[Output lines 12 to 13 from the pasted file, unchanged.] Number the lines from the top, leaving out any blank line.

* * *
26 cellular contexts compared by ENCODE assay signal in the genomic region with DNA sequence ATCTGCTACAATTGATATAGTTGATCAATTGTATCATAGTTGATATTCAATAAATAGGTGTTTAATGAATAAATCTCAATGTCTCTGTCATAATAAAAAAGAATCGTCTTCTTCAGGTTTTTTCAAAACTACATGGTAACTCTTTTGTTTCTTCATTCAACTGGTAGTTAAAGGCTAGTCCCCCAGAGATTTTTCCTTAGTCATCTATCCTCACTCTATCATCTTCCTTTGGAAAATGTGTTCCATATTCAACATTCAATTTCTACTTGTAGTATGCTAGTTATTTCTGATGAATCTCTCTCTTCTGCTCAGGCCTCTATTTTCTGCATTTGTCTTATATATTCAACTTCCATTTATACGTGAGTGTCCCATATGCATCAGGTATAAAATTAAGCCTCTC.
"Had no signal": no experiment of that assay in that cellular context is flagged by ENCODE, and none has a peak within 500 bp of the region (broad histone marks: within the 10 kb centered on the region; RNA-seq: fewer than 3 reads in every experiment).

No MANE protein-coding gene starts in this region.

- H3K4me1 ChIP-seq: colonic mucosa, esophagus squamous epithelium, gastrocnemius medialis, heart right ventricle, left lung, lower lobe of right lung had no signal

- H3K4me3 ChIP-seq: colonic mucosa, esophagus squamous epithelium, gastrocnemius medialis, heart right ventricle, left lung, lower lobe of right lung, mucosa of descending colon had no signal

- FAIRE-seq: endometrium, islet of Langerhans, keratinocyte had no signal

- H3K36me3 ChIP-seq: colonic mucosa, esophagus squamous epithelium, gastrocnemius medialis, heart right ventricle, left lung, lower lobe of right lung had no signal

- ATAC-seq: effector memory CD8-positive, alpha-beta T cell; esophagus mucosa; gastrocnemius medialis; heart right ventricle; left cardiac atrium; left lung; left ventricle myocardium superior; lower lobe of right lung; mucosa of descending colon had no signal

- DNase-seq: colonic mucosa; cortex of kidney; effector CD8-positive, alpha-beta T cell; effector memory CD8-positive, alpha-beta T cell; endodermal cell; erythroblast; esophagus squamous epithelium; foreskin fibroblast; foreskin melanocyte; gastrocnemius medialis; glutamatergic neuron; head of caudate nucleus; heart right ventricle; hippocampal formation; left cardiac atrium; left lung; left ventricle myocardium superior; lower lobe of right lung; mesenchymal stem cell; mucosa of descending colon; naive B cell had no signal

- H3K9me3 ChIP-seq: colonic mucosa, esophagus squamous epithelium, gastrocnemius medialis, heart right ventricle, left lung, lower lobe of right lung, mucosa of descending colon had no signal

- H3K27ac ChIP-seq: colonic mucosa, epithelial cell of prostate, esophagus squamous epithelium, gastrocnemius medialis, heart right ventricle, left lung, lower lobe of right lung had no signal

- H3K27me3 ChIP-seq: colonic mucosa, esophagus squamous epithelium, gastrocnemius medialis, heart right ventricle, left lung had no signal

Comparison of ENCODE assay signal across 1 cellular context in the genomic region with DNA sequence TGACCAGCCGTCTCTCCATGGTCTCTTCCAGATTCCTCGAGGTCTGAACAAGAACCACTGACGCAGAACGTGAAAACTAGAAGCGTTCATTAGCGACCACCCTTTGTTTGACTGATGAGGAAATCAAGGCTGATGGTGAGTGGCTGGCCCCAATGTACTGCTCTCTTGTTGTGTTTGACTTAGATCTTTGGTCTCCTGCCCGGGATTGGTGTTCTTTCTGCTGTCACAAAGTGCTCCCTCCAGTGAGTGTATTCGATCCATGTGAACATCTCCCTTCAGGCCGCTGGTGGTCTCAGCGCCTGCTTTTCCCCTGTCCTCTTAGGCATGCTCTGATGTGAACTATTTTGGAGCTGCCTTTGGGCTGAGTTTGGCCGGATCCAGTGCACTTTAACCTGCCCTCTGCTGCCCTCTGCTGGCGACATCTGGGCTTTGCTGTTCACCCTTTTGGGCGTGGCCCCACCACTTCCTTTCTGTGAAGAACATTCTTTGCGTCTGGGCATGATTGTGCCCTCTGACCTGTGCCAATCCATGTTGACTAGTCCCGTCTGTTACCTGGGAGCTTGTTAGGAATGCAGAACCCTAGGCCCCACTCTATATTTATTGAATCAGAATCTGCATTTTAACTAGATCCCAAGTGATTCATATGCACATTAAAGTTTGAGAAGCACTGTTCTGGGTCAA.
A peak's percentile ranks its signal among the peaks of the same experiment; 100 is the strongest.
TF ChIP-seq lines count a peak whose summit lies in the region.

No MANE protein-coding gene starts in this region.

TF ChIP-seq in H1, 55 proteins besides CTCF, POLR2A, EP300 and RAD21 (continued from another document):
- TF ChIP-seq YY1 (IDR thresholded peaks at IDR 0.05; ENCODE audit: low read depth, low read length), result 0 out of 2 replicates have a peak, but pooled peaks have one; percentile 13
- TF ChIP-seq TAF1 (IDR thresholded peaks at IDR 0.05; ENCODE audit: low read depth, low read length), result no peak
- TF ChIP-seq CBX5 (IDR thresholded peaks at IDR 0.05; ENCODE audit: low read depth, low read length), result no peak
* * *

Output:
- H3K27me3 ChIP-seq: colonic mucosa, esophagus squamous epithelium, gastrocnemius medialis, heart right ventricle, left lung had no signal

Comparison of ENCODE assay signal across 1 cellular context in the genomic region with DNA sequence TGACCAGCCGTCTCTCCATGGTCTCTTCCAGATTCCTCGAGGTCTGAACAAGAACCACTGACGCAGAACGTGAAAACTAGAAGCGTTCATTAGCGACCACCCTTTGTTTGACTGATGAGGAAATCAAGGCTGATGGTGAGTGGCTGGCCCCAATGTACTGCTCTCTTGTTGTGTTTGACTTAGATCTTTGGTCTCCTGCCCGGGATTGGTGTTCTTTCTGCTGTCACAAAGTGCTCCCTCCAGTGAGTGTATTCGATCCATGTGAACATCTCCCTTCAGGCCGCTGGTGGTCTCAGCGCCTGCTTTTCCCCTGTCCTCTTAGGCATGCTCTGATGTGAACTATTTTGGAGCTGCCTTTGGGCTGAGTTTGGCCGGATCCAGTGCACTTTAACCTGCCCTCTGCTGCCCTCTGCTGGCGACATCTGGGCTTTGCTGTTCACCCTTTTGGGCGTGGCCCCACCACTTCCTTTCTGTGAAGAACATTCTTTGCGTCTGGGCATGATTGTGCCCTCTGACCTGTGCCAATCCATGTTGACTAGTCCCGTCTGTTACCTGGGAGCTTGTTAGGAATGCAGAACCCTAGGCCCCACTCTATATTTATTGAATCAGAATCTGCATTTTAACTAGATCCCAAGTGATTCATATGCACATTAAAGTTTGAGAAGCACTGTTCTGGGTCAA.